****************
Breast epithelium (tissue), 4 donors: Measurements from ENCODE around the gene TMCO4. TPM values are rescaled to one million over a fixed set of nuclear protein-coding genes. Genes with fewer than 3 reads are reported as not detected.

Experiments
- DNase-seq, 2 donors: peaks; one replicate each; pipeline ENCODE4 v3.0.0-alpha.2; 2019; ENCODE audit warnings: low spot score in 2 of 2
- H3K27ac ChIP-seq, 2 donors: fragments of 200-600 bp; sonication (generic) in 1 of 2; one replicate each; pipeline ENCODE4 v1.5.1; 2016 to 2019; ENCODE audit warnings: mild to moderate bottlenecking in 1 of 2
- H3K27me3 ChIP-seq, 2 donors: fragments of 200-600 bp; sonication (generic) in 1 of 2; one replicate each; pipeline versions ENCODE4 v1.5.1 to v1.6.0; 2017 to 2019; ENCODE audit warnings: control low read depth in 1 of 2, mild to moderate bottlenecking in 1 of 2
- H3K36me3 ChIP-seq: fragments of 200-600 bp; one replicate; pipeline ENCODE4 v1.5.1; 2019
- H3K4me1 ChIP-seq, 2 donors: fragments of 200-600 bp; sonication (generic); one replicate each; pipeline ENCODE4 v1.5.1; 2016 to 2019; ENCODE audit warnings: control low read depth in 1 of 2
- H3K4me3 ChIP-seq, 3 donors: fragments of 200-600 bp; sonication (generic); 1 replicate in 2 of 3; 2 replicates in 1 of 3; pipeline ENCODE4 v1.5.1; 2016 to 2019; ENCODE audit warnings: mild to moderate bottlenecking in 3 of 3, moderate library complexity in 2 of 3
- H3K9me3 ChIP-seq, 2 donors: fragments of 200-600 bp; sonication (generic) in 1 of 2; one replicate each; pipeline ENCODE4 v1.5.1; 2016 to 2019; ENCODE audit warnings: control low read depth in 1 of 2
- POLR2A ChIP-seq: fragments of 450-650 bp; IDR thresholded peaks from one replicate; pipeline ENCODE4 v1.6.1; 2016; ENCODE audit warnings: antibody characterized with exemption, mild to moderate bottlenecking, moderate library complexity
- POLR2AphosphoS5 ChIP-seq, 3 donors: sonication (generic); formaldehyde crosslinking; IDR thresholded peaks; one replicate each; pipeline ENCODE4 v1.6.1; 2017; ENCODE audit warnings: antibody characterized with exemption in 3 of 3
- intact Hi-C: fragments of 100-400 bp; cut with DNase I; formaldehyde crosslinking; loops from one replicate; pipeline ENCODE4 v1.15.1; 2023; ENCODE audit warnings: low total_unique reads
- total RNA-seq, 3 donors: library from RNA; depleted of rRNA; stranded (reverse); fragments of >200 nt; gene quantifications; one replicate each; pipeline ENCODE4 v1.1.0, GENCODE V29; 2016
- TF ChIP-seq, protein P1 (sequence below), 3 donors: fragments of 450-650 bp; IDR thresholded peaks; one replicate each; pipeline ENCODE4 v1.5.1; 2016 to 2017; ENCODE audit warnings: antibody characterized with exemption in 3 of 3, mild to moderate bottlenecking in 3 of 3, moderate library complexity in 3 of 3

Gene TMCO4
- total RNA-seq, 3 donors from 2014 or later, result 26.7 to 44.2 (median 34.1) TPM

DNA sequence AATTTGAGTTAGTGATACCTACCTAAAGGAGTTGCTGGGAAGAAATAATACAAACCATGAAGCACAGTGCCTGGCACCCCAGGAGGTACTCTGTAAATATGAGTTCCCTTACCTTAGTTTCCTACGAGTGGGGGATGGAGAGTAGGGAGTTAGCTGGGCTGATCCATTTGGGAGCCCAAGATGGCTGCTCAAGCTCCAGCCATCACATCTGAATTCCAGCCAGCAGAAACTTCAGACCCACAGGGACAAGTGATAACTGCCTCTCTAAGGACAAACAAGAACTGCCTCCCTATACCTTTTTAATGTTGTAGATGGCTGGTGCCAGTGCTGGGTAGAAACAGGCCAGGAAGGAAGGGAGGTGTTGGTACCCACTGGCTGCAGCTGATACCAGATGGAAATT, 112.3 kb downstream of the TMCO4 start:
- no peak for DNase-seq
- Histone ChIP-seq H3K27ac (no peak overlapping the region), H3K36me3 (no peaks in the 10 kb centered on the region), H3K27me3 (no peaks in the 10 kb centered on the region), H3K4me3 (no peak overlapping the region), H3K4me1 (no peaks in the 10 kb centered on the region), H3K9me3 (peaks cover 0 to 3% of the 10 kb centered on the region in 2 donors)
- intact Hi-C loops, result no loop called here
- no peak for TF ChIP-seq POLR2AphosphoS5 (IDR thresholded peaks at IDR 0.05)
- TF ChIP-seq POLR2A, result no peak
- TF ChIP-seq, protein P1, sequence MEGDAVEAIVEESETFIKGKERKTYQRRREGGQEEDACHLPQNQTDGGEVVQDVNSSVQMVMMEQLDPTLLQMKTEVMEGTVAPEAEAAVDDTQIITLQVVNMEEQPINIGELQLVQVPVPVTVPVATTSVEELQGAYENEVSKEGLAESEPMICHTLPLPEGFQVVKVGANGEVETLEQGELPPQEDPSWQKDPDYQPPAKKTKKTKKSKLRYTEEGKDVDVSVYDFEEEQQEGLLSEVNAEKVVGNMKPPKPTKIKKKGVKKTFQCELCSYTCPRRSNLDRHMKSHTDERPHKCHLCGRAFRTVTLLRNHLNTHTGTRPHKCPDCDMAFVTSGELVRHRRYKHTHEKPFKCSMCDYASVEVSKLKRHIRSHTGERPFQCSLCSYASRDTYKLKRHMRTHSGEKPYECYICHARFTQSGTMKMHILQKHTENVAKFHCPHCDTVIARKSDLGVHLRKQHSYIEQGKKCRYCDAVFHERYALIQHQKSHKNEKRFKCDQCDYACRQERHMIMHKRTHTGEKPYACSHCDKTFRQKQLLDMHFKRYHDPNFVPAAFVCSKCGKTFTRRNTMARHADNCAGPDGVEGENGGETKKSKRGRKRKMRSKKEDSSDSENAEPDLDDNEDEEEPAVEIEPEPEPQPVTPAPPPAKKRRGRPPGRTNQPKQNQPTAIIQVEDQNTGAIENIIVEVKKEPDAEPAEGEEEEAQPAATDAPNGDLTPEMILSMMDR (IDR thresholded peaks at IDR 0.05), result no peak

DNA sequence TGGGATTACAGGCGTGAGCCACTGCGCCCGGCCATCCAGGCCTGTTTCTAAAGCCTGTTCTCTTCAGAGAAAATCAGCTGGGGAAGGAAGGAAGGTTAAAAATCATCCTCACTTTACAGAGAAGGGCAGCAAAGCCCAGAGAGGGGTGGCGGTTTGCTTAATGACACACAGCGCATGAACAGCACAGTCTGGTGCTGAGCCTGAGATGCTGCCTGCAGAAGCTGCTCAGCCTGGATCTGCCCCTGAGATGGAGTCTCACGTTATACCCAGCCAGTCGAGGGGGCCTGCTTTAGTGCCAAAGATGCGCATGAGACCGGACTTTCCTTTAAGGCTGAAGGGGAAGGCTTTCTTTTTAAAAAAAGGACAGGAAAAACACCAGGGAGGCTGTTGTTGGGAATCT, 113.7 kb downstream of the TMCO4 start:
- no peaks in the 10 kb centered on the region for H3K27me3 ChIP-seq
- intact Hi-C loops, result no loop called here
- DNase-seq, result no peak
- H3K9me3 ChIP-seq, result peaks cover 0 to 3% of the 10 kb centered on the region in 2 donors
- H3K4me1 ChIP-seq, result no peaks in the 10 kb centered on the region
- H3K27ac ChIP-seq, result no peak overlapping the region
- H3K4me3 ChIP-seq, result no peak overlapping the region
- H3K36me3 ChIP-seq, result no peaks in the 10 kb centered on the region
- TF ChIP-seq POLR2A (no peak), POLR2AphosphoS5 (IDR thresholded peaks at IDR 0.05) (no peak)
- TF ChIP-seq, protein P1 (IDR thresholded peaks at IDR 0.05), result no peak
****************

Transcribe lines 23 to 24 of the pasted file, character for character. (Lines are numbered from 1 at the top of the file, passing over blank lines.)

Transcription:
- TF ChIP-seq, protein P1, sequence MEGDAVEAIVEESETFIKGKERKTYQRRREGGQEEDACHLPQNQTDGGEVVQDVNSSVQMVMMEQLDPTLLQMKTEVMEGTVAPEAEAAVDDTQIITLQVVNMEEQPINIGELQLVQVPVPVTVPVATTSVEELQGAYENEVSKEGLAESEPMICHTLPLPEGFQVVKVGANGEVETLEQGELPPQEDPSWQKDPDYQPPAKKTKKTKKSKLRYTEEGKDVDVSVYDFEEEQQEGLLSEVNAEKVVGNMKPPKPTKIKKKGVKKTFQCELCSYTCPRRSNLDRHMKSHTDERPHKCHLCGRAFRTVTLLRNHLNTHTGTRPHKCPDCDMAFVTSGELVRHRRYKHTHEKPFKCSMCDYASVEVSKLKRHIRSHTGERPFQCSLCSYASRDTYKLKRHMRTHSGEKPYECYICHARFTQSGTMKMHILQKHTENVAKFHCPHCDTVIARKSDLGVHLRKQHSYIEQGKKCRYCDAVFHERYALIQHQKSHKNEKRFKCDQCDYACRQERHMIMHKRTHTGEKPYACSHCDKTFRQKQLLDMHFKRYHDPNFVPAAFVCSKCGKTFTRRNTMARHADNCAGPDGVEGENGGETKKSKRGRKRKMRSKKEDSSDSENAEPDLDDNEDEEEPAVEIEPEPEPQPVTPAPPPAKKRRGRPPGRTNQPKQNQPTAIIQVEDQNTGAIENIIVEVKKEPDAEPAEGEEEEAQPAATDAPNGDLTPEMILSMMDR (IDR thresholded peaks at IDR 0.05), result no peak

DNA sequence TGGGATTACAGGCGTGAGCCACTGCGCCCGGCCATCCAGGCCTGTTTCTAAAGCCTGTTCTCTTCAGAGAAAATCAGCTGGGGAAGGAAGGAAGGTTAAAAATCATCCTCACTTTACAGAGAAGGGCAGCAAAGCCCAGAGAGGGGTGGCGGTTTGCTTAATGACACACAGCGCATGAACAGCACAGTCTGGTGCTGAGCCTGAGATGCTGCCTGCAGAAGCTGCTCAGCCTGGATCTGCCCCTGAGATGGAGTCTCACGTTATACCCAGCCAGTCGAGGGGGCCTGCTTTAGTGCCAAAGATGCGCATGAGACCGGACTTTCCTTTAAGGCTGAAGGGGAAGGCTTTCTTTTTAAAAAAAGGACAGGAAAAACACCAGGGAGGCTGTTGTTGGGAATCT, 113.7 kb downstream of the TMCO4 start: